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Students use music to alleviate stress from their busy lives


Without a doubt, stress is a big part of students’ academic lives, especially for Palo Alto teens who reside in the heart of the Silicon Valley. However, some students have discovered their personal remedy for calming their chaotic lives — music.

“When [students] are going through a really stressful and confusing time in their lives, music can be like an anchor, something you can always come back to,” said sophomore Emma Donelly Higgins.

Students can find a release from endless schoolwork in music, a calm and therapeutic activity.

Donelly Higgins has been a violinist for as long as she can remember, putting in hours of practice in the precise and demanding art of classical music.  For Higgins, practicing music allows her to relax and catch her breath during some of her most difficult times. In its essence, music is able to act as a new voice for Higgins.

Donelly Higgins discovered that instead of taking an unhealthy and angry approach to her frustrations, she could use her talents to express her frustration in a universal way

“Instead of screaming, you can turn that frustration into something beautiful,” Donelly Higgins said.

Opposed to putting frustration towards negative activity, a musician can channel their emotion into something positive, as oppose to creating more negativity.

Emotional release is not the only attribute music provides for many students, it also allows them to belong to communities much larger than themselves.

Among the many students passionately involved in musical communities is junior Komal Gainwad, a violinist and third-year member of the Paly orchestra.

Gainwad loves the unconditional support she gets from being part of orchestra.

“Music is an absolute stress reliever,” Gainwad said. “Especially in orchestra, there’s a sense of community, acceptance and support that makes it feel like a second family.”

This feeling of community helps Gainwad explore her music and, like Donelly Higgins, speak volumes without even opening her mouth.

“It’s an advantage to be passionate about music,” Gainwad said. “It’s a way to express yourself without actually having to speak words.”

Both these young musicians thrive in music and have found a safe space to express emotion, whether it’s happiness or frustration, to name a few.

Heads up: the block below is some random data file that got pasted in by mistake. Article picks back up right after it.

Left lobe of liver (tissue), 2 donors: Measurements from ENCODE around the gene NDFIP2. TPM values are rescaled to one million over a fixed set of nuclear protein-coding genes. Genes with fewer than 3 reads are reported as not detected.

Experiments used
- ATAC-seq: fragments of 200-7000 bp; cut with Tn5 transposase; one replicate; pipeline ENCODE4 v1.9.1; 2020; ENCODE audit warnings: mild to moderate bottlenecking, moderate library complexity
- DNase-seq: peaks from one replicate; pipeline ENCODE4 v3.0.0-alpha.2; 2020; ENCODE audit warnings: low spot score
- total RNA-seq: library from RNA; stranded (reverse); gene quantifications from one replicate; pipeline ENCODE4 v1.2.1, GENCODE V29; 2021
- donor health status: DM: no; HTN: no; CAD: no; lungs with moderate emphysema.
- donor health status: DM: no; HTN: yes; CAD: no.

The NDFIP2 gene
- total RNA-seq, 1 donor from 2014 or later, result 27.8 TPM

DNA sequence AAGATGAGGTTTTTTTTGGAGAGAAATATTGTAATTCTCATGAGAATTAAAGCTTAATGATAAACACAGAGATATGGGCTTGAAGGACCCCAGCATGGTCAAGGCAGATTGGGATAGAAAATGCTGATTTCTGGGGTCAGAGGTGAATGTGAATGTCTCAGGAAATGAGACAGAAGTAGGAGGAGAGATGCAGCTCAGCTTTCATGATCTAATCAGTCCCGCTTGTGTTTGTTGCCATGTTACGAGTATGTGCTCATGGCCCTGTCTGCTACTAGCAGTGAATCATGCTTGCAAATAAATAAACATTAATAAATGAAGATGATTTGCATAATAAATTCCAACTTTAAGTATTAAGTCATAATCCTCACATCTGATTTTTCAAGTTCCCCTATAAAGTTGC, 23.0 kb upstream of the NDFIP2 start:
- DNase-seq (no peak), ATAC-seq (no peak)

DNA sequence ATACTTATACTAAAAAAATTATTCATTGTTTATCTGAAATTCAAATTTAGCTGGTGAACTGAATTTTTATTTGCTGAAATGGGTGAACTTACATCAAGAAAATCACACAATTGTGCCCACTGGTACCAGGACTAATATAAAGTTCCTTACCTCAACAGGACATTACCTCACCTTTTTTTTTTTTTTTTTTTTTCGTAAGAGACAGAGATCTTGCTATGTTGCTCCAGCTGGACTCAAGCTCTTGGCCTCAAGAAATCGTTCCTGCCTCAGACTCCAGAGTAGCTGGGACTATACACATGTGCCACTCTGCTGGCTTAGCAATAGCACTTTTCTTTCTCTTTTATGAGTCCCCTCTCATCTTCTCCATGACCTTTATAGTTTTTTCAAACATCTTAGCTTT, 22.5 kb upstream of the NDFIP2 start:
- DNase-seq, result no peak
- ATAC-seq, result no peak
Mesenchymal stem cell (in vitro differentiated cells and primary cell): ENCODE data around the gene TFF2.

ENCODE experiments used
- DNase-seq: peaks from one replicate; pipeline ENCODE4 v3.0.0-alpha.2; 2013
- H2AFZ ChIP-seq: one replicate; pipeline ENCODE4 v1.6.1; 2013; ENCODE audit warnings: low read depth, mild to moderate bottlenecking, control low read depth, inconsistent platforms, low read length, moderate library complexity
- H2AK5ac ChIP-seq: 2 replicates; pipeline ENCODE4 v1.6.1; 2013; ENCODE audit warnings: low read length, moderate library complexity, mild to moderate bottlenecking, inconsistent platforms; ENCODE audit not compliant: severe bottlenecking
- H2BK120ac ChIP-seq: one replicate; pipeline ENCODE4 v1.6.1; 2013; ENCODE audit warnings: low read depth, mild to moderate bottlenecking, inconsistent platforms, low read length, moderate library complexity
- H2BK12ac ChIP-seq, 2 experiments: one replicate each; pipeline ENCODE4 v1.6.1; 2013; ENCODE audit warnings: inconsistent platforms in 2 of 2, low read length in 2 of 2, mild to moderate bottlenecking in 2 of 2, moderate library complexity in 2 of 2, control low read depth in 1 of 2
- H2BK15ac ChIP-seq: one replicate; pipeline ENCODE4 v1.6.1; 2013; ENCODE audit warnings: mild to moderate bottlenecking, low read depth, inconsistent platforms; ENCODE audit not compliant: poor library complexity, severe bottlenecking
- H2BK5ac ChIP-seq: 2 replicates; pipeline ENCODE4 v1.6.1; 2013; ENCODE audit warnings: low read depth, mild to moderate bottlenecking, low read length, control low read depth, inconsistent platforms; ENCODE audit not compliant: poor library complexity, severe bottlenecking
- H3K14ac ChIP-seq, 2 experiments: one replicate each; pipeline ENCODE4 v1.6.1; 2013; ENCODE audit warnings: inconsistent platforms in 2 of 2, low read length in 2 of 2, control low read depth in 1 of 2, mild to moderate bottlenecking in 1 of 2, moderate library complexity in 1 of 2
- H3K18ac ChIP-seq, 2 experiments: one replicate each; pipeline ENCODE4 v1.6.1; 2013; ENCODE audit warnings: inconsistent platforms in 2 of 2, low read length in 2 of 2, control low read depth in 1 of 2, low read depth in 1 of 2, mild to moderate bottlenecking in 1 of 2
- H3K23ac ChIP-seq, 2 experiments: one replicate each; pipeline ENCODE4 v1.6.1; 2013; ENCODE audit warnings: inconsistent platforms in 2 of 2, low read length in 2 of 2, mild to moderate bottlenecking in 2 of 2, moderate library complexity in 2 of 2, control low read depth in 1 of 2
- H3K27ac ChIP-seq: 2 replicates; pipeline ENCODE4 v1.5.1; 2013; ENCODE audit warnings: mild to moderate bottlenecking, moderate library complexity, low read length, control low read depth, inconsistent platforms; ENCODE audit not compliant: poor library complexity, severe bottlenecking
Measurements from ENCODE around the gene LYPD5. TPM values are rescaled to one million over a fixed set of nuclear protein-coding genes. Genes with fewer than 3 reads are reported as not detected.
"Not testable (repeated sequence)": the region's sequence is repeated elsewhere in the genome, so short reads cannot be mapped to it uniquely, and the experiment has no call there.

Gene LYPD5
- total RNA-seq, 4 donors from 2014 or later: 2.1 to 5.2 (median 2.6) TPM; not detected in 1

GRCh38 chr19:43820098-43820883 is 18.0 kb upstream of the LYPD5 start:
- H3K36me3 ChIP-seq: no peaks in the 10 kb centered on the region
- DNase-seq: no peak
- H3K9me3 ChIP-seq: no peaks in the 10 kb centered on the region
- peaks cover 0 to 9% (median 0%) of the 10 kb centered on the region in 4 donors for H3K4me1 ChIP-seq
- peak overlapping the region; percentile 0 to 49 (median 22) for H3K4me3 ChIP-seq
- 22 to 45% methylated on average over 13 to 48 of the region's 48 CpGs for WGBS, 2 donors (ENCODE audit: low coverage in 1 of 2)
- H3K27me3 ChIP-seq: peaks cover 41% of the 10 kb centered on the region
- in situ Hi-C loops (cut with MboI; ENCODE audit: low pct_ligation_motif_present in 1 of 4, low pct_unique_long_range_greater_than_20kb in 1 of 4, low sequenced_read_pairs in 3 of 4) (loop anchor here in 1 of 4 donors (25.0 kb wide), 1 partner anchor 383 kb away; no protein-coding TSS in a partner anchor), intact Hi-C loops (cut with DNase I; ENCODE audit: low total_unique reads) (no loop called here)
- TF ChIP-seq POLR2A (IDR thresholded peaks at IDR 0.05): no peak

From simply practicing in their room to executing complex pieces alongside more than 40 other equally dedicated students, the benefits of playing an instrument are obvious. Merely a few conversations with these avid violinists showcase how music can help one relieve stress and find a new and welcoming community to join.

Moreover, science has proven the plethora of benefits to being a musician.

According to the Huffington Post, “musical training can change brain structure and function for the better, improve long-term memory and lead to better brain development for those who start in childhood.” Thus, it’s not so surprising that so many musicians, including Gainwad and Donelly, thrive in academic environments as well.

As we age, our reaction times become slower; however, playing a musical instrument has been found to increase reaction times.

Therefore, people who begin practicing music at an early age can more likely avoid these effects compared to those with no musical experience.

Musicians also improve long-term memory through repeating a series of notes, knowing the proper sound the instrument should make and eventually memorizing pieces of music.

Such skills will contribute to many aspects of life whether it be the workplace or another academic setting.

Gainwad and Higgins are only two of many who have found a haven and source of stability in their art.

Even though some may think of music as a waste of time, it has been proven again and again that music is highly beneficial, more so than most would believe.

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